Making perfect pretzels at Artisan Baking Center
As best I can recall, I have never baked anything. Not bread, not a cake and certainly not something that requires the finesse of a pretzel. So learning how to bake this salty dough treat at the Artisan Baking Center at Keith Giusto Bakery Supply was a new experience, to say the least.
I took my spot at the big butcher block table at the center (just down the way from HenHouse and Lagunitas Breweries), along with 15 other eager bakers. At that moment, I truly believed all we’d learn was how to make them, eat a few of our misguided attempts and then take a few well-made instructor demos home as souvenirs. Just look at them. They do not seem like something that is easy to make.
However, quite on the contrary, the very first thing we learned from instructor Chef Craig Ponsford, was that pretzels are one of the easiest breads to make.
“It is very simple to make good pretzels,” he said. “But for some reason we tend to make terrible ones here in the US.”
The “easiest bread to make” part still did not instill a lot of confidence because I have never baked any bread, but Ponsford reassured us that all we had to do was imitate him. With that, he rolled out a small amount of dough by hand and gave it a quick twist. That was it, there was a pretzel all ready for baking.
Ponsford is the lead instructor at ABC, in addition to operating his own bakery in his hometown of San Rafael. He graduated with top honors from the California Culinary Academy in the early 1990s and immediately helped his family open Artisan Bakers in Sonoma. By 1996, he won the gold medal at the Coupe du Monde de la Boulangerie in Paris. He would go on to coach the U.S. team to a repeat victory in 1999 and still serves as coach today. He has also judged the Coupe du Monde and the Louis LeSaffe Cup. He was also an early member of the Bread Baker’s Guild of America and has served as its chairman.
Ponsford’s main message, along with the idea that most breads other than pretzels can take years of practice to perfect, is that quality ingredients and techniques are the key to successful baking.
As Keith Giusto said, “Wheat is to flour as grapes are to wine.”
I might have thought he was just blowing sunshine, but so many of our local artisan bakers us Keith Giusto products that I have learned over the years that the ingredients really do make the flavor and texture when it comes to great baked goods.
We each started with equal portions of dough, which Ponsford showed us how to handle. “The biggest mistake bakers make here in the US is that we use too much flour,” we were warned.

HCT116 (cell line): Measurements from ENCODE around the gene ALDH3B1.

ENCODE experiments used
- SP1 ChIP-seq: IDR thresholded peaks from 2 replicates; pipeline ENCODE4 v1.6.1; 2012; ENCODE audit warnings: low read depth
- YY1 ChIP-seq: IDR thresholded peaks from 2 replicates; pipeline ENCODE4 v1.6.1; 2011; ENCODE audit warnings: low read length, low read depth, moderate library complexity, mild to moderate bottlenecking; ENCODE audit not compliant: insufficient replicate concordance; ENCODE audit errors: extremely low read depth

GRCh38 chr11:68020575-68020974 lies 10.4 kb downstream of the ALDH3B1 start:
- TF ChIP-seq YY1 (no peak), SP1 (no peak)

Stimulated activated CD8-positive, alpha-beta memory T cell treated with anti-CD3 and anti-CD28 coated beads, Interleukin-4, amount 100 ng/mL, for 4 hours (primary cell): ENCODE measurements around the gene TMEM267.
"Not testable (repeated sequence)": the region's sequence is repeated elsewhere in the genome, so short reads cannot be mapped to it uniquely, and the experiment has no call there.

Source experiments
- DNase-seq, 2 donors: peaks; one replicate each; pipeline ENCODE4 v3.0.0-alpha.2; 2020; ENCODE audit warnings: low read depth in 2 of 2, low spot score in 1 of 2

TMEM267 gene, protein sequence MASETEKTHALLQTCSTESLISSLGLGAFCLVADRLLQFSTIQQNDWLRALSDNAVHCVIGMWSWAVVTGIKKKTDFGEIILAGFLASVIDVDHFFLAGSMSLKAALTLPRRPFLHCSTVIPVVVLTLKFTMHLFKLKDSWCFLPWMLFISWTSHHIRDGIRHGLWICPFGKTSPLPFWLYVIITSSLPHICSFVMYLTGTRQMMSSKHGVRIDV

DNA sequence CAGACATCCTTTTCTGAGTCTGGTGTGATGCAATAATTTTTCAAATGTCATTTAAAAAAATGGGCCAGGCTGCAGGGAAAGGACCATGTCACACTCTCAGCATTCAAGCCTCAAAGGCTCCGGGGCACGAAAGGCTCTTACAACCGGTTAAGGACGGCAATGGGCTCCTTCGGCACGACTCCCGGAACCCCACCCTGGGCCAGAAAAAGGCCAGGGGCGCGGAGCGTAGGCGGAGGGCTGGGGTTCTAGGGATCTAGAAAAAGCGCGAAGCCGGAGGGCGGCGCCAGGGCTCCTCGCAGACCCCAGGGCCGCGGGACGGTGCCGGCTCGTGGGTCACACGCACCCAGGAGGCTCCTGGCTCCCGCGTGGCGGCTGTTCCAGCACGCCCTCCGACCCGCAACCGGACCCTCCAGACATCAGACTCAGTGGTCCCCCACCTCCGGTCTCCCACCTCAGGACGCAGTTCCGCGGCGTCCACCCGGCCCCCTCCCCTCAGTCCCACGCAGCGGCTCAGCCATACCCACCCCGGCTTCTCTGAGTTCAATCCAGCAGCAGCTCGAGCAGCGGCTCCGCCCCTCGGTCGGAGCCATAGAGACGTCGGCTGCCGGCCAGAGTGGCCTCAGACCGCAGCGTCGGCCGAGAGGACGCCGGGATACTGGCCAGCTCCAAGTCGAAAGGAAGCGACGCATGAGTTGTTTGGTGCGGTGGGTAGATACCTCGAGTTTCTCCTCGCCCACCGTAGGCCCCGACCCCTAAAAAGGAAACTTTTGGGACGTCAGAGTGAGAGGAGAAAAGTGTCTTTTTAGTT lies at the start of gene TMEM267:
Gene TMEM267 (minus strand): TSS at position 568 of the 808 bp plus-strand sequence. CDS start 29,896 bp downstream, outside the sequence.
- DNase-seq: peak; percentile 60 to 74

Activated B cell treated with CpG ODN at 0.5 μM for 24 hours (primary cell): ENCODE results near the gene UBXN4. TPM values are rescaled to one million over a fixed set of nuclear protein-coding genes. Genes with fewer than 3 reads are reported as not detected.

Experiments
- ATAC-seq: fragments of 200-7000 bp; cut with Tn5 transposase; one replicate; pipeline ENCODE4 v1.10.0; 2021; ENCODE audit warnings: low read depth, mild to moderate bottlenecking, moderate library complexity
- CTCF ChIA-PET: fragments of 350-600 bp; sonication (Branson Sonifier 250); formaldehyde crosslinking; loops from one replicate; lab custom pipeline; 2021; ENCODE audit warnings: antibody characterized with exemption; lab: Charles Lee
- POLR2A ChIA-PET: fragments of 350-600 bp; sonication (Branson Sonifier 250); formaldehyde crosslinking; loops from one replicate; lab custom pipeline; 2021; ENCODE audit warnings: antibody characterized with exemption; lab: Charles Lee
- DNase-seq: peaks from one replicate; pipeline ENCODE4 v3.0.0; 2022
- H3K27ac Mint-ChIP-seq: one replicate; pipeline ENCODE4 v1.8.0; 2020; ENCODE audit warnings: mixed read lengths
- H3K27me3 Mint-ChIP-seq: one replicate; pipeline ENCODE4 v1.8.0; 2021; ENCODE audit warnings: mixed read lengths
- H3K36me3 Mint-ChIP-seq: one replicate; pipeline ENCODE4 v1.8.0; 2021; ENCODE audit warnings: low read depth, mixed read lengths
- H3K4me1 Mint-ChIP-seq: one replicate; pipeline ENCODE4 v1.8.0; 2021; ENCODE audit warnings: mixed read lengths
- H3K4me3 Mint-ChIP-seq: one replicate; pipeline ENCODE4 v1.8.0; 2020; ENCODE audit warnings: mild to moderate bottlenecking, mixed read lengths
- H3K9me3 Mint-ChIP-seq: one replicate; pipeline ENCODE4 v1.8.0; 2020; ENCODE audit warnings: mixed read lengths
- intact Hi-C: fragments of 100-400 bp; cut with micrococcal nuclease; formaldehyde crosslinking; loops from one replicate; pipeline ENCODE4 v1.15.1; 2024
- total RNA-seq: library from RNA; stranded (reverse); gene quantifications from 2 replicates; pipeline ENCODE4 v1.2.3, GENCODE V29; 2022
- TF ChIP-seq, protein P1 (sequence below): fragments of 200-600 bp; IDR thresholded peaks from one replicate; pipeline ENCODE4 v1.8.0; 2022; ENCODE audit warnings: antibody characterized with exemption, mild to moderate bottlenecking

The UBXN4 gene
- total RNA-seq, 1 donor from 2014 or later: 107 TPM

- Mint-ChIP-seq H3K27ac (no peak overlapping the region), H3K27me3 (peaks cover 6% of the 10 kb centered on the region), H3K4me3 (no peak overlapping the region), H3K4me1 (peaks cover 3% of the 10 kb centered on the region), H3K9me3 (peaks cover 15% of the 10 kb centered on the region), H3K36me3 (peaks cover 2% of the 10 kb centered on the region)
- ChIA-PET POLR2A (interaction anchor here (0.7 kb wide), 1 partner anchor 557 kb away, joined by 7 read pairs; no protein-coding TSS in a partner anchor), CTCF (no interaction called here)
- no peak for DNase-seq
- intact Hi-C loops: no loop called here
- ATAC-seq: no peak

With a quick flip of the dough, laying it flour side down on the table, we learned how to roll it out by hand. He assured us that even without his tutelage, home bakers will quickly learn to listen to the dough.
“The dough tells you,” he said. “It’s not a mystery.”
For the uninitiated, here is a simple explanation of gluten. Wheat contains proteins called glutelin. When kneaded, these proteins group together in strands, known as gluten. These grouped strands are what gives dough its elasticity and what help bread retain its shape and chewy texture.
Once we rolled it into submission, we gave it a twist, pressing the ends back onto the belly of the pretzel and voila, we had pretzel-shaped dough.
Ponsford also taught us some very basic recipe math, as baking really is as simple as following the numbers.
“This is French bread,” he said, writing the numbers 100, 72, 2, 1, which corresponds to the quantity of flour, water, salt and yeast needed.
No matter what amount of flour one starts with, if you add 72% of that initial flour weight in water and then 2% of that weight in salt and 1% in yeast, you will end up with French bread. Of course, he warned us that making something as complicated as a baguette takes years of practice, but the dough itself is quite straight forward.
For proper pretzel dough, the formula is almost identical to French bread, only the water portion is 55 instead of 72. A scale is easier than a measuring cup for baking math. This is also where the metric system really comes into its own. Admittedly, I am not normally a fan, but consider this. If you set the scale to grams and start with 100 grams of flour, the rest of the formula falls right into place.
A quick note on yeast. Because all live yeast is cultivated east of the Mississippi, Ponsford said dry yeast is the way to go for us West Coast bakers. By the time the live stuff makes it out here and onto our grocery store shelves, it’s not as fresh. In all his years of baking, he has never noticed enough of a difference to warrant the extra hassle of searching out live yeast. That said, if you have developed your own live “starter” yeast, which is required for sourdough, than go with what you know.